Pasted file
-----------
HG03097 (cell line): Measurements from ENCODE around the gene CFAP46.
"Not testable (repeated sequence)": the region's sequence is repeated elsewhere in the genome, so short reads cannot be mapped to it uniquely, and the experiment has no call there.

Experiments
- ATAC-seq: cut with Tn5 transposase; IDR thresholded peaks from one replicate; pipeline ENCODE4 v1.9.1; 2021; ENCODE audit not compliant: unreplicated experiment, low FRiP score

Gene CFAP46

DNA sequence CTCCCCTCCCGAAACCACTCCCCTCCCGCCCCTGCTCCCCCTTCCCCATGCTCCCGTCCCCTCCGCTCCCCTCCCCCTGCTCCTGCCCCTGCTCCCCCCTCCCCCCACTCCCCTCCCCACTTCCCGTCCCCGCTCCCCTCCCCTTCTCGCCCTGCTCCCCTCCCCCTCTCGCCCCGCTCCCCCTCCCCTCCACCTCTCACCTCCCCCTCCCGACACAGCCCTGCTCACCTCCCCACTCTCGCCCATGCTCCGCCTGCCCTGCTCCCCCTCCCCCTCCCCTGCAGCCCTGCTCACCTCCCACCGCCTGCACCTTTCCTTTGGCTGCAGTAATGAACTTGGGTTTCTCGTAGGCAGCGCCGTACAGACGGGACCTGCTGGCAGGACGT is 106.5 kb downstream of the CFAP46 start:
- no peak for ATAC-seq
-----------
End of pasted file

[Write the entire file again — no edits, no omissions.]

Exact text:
HG03097 (cell line): Measurements from ENCODE around the gene CFAP46.
"Not testable (repeated sequence)": the region's sequence is repeated elsewhere in the genome, so short reads cannot be mapped to it uniquely, and the experiment has no call there.

Experiments
- ATAC-seq: cut with Tn5 transposase; IDR thresholded peaks from one replicate; pipeline ENCODE4 v1.9.1; 2021; ENCODE audit not compliant: unreplicated experiment, low FRiP score

Gene CFAP46

DNA sequence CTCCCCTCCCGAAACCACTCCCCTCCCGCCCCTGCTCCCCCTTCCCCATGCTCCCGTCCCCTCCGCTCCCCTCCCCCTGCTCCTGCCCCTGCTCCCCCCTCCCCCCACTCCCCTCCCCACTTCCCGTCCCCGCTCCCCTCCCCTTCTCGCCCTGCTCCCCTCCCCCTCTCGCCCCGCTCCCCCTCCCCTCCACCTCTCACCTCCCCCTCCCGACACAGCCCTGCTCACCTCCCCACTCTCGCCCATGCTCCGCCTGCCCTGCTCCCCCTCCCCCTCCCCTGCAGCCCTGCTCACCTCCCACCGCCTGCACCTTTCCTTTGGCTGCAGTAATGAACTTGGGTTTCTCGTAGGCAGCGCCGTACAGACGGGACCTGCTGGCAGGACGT is 106.5 kb downstream of the CFAP46 start:
- no peak for ATAC-seq